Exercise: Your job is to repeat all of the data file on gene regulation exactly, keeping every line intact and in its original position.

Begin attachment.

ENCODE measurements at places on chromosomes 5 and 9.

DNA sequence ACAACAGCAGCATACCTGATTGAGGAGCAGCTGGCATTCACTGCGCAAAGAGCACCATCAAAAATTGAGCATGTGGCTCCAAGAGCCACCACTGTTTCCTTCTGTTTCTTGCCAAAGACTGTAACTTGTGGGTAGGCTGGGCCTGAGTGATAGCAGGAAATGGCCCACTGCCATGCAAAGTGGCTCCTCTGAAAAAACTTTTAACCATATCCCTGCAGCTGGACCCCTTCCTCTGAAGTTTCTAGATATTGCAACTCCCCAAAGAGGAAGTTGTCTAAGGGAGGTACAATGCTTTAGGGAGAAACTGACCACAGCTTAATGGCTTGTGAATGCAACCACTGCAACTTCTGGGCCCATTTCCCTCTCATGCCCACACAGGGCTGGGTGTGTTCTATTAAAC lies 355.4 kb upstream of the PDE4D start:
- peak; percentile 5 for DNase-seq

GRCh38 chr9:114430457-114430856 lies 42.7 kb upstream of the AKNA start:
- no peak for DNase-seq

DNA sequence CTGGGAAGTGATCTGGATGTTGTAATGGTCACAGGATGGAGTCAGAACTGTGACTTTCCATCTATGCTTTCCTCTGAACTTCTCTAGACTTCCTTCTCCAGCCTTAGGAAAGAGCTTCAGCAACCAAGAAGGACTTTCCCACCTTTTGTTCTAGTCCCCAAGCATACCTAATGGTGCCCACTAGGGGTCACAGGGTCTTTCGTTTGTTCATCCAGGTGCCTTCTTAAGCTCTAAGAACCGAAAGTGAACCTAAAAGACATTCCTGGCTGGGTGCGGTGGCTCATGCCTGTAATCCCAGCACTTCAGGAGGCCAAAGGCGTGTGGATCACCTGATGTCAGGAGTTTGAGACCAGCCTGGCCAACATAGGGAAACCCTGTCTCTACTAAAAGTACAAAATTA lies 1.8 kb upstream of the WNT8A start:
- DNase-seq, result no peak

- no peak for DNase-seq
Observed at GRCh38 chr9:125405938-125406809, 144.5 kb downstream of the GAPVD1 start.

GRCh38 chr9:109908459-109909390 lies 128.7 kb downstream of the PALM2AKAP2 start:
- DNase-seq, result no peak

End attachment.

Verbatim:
ENCODE measurements at places on chromosomes 5 and 9.

DNA sequence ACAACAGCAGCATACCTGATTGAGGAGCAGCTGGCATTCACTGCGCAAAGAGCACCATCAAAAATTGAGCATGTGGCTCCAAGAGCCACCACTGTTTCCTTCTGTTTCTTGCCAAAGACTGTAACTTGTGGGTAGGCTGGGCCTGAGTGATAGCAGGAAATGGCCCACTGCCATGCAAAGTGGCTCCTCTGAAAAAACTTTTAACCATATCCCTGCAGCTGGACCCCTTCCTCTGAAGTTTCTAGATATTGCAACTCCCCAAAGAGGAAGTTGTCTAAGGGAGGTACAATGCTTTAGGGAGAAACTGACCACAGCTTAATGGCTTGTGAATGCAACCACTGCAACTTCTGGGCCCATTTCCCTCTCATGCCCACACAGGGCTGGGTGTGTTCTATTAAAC lies 355.4 kb upstream of the PDE4D start:
- peak; percentile 5 for DNase-seq

GRCh38 chr9:114430457-114430856 lies 42.7 kb upstream of the AKNA start:
- no peak for DNase-seq

DNA sequence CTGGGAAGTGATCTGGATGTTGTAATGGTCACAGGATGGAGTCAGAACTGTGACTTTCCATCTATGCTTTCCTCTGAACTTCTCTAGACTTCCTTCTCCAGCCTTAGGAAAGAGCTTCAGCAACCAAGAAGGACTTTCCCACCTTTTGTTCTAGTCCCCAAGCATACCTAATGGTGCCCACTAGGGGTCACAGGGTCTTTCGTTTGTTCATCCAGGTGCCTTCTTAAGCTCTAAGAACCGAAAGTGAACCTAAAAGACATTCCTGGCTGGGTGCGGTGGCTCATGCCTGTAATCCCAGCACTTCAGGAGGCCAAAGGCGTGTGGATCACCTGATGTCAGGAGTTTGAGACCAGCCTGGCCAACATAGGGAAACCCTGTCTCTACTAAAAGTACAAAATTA lies 1.8 kb upstream of the WNT8A start:
- DNase-seq, result no peak

- no peak for DNase-seq
Observed at GRCh38 chr9:125405938-125406809, 144.5 kb downstream of the GAPVD1 start.

GRCh38 chr9:109908459-109909390 lies 128.7 kb downstream of the PALM2AKAP2 start:
- DNase-seq, result no peak